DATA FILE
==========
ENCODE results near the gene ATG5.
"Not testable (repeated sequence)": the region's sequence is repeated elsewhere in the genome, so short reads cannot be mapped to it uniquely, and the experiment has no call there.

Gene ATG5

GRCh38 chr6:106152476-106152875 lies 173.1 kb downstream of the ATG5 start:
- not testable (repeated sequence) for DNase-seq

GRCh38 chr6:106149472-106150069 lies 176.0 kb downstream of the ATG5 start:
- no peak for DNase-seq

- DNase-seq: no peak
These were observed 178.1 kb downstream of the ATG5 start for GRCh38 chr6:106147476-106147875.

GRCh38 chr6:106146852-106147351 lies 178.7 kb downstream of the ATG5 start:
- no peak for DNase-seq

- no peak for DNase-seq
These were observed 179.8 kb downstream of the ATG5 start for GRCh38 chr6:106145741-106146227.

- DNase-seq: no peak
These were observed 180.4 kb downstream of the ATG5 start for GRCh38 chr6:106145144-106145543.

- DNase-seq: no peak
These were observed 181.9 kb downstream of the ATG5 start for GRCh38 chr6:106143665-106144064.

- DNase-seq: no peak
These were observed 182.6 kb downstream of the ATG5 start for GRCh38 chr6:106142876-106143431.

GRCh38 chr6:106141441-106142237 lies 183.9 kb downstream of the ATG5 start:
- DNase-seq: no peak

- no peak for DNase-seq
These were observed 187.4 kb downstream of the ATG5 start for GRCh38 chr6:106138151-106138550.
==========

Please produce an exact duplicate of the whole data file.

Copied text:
ENCODE results near the gene ATG5.
"Not testable (repeated sequence)": the region's sequence is repeated elsewhere in the genome, so short reads cannot be mapped to it uniquely, and the experiment has no call there.

Gene ATG5

GRCh38 chr6:106152476-106152875 lies 173.1 kb downstream of the ATG5 start:
- not testable (repeated sequence) for DNase-seq

GRCh38 chr6:106149472-106150069 lies 176.0 kb downstream of the ATG5 start:
- no peak for DNase-seq

- DNase-seq: no peak
These were observed 178.1 kb downstream of the ATG5 start for GRCh38 chr6:106147476-106147875.

GRCh38 chr6:106146852-106147351 lies 178.7 kb downstream of the ATG5 start:
- no peak for DNase-seq

- no peak for DNase-seq
These were observed 179.8 kb downstream of the ATG5 start for GRCh38 chr6:106145741-106146227.

- DNase-seq: no peak
These were observed 180.4 kb downstream of the ATG5 start for GRCh38 chr6:106145144-106145543.

- DNase-seq: no peak
These were observed 181.9 kb downstream of the ATG5 start for GRCh38 chr6:106143665-106144064.

- DNase-seq: no peak
These were observed 182.6 kb downstream of the ATG5 start for GRCh38 chr6:106142876-106143431.

GRCh38 chr6:106141441-106142237 lies 183.9 kb downstream of the ATG5 start:
- DNase-seq: no peak

- no peak for DNase-seq
These were observed 187.4 kb downstream of the ATG5 start for GRCh38 chr6:106138151-106138550.